High-dose statins reduce cardiac risk, study says
■ But some experts say more evidence is necessary before changing treatment guidelines.
By Peggy Peck, amednews correspondent — Posted April 4, 2005
Orlando -- Skeptics who questioned the need to treat LDL cholesterol to ever-lower targets finally could have the proof they're waiting for. Results of the aptly-named TNT -- Treating to New Targets -- atorvastatin study effectively demolished any resistance to the concept that lower is better.
Results of the 10,001-patient TNT study were reported last month at a late-breaking clinical trials session at the American College of Cardiology 2005 Scientific Sessions. Results also were released in the online edition of the New England Journal of Medicine.
TNT found that, in a population of patients with stable coronary disease, aggressive lipid-lowering treatment with high-dose atorvastatin (80mg) to mean LDL levels of 77 mg/dL was associated with a 22% reduction in risk of major cardiovascular events compared with patients treated with 10 mg atorvastatin to LDL goals of 100 mg/dL. Absolute reduction was 2.2%.
Additionally, the risk of stroke was reduced by 25% among patients who received 80 mg atorvastatin. The risk for major coronary event was 20% lower in the 80 mg arm compared with the 10 mg arm. Also, the risk of hospitalization for congestive heart failure was reduced by 25% in the 80 mg arm versus the 10 mg treatment group.
John C. LaRosa, MD, from the State University of New York Health Science Center in Brooklyn, presented the results for the TNT investigators and trumpeted the findings: "We have entered a new era in the treatment of established coronary disease from starting at an LDL of 100."
Added to the positive findings was news of little toxicity associated with the high-dose regimen. There was no increase in myalgia and only five cases of rhabdomyolysis, three of which were in the low-dose arm.
One disappointment: There was no difference in overall mortality between the two treatment arms, but Dr. LaRosa said the study was not powered to show an overall mortality difference. "We would have needed 17,000 patients in each arm to show a difference."
Still unanswered is the question of "how low can you go" as well as the nagging issue of whether the reported benefit comes from the lower target -- LDL less than 80 mg/dL -- or from the drug (atorvastatin 80mg) used to get the patients to that goal. And those remaining questions are likely to delay changes in cholesterol guidelines until the results of two more low-target studies are reported, explained Sidney Smith, MD, director of the Center for Cardiovascular Science and Medicine at the University of North Carolina in Chapel Hill.
Those trials are the Incremental Decrease in Endpoints through Aggressive Lipid Lowering (IDEAL), a 7,600-patient study that compares 80 mg atorvastatin with 20 mg to 40 mg of simvastatin in patients with established coronary disease, and the Study of the Effectiveness of Additional Reduction in Cholesterol and Homocysteine with Simvastatin and folic acid/vitamin B13 (SEARCH), a 12,000-patient study that compares 20 mg simvastatin with 80 mg simvastatin using a 2 x 2 factorial design. Both will be reported in the next year.
Dr. Smith noted that sometimes a "second or third study can come along that causes us to question earlier results, which was the case with ACE inhibitors." He referred to two very positive ACE-inhibitor trials -- the Heart Outcomes Prevention Evaluation (HOPE), which reported that ramipril reduced death, myocardial infarction and stroke in patients with stable coronary artery disease; and the European trial on Reduction of Cardiac Events with perindopril in stable coronary artery disease (EUROPA), which reported a 20% reduction in cardiovascular death, MI and cardiac arrest, and an additional 11% reduction in total death among patients treated with perindopril.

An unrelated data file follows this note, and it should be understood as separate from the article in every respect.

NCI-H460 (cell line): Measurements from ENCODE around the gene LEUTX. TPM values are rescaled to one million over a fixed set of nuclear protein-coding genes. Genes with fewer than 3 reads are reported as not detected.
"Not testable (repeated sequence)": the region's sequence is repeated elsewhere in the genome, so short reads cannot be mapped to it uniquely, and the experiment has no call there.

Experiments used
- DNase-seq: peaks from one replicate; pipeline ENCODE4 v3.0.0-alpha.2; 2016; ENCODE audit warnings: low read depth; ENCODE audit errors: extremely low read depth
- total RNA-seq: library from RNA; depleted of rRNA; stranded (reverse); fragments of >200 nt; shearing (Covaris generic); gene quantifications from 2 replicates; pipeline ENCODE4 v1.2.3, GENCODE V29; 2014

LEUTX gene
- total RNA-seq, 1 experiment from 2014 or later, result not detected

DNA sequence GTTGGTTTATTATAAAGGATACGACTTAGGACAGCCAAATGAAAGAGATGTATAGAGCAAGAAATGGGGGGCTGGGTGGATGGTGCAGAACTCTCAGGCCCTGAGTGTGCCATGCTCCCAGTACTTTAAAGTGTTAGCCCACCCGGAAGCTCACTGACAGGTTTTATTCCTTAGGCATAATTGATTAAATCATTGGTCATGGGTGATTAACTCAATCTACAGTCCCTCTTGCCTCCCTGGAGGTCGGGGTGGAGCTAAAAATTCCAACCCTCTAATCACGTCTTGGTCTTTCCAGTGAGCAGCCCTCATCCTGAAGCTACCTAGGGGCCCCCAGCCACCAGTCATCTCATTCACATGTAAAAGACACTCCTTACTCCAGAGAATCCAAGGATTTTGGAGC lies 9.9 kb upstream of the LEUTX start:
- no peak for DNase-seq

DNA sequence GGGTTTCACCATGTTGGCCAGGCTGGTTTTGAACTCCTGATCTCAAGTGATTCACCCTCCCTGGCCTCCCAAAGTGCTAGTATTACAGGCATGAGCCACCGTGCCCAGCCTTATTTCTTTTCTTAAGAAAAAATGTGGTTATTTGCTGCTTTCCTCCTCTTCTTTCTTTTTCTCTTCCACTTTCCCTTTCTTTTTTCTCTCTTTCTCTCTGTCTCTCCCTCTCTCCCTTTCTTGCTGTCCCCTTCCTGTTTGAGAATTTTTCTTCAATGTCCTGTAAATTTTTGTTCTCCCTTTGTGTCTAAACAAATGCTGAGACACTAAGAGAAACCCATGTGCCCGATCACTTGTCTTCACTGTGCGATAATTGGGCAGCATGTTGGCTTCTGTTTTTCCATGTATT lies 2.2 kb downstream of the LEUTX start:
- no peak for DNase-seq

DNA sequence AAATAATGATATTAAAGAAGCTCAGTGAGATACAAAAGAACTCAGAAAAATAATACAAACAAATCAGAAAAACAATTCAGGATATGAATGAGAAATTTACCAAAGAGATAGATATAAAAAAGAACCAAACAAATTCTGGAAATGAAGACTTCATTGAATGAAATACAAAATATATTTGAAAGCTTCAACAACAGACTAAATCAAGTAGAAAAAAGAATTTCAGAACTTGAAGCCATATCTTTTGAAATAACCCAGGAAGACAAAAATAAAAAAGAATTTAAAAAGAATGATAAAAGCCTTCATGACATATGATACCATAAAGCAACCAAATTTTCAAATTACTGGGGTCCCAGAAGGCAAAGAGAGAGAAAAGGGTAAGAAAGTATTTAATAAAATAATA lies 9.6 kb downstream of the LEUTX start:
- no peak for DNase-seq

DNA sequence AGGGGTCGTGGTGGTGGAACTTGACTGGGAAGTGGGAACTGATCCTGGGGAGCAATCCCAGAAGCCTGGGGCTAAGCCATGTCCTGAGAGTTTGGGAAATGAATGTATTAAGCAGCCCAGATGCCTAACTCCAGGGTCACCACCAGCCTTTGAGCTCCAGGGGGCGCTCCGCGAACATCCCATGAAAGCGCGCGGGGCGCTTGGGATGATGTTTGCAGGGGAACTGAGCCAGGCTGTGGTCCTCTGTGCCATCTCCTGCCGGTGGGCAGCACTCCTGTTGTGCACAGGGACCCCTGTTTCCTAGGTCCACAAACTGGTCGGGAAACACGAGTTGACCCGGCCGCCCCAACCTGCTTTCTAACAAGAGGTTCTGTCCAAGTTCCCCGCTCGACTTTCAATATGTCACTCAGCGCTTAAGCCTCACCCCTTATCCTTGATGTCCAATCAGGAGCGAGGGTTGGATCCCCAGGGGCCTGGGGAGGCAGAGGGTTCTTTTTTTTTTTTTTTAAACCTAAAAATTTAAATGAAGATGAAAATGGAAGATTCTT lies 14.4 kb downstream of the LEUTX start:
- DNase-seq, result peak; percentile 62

But the Prevention of Events with Angiotensin Converting Enzyme Protection (PEACE), a study of trandolapril on top of best medical therapy in patients with stable disease, found that adding the ACE inhibitor had no clinical benefit.
Minutes after Dr. LaRosa reported the TNT results, Christopher P. Cannon, MD, an associate professor of medicine at Harvard Medical School, said he thought it was time to change the guidelines, but he backtracked on his "why wait" stance when reminded of the conflicting ACE-inhibitor data. "But even while we wait for the other studies, I think that we need to recognize that there are early adopters who are already doing this in practice. I'm doing this."
Dr. Cannon has championed the lower-is-better approach since his involvement with Pravastatin or Atorvastatin Evaluation and Infection Therapy (PROVE-IT), a study that compared 80 mg atorvastatin with 40 mg pravastatin. Patients in the study's high-dose arm lowered LDL to less than 70 mg/dL and achieved a 28% reduction in all-cause mortality as well as a 25% reduction in fatal MI or need for urgent revascularization.
Steven Nissen, MD, a Cleveland Clinic Foundation cardiologist who has conducted his own studies of high-dose atorvastatin, also leans toward an earlier-rather-than-later change in cholesterol guidelines. He pointed out that the "effect size is really large, actually larger than I expected. This is especially true for stroke."
Dr. Smith agreed the reduction in stroke was particularly compelling. "Let's face it -- it's better to survive without a stroke than with a stroke," but maintained that guideline changes are too important to be rushed.
The last word came from Dr. LaRosa, who said that in his practice he would "absolutely use high-dose atorvastatin. It's safe." But when asked if TNT presented a strong enough case to change guidelines so that the LDL treatment goal is lowered to less than 80 mg/dL, he said "No. I don't think a single study should be the basis for a change in guidelines. I think we should wait."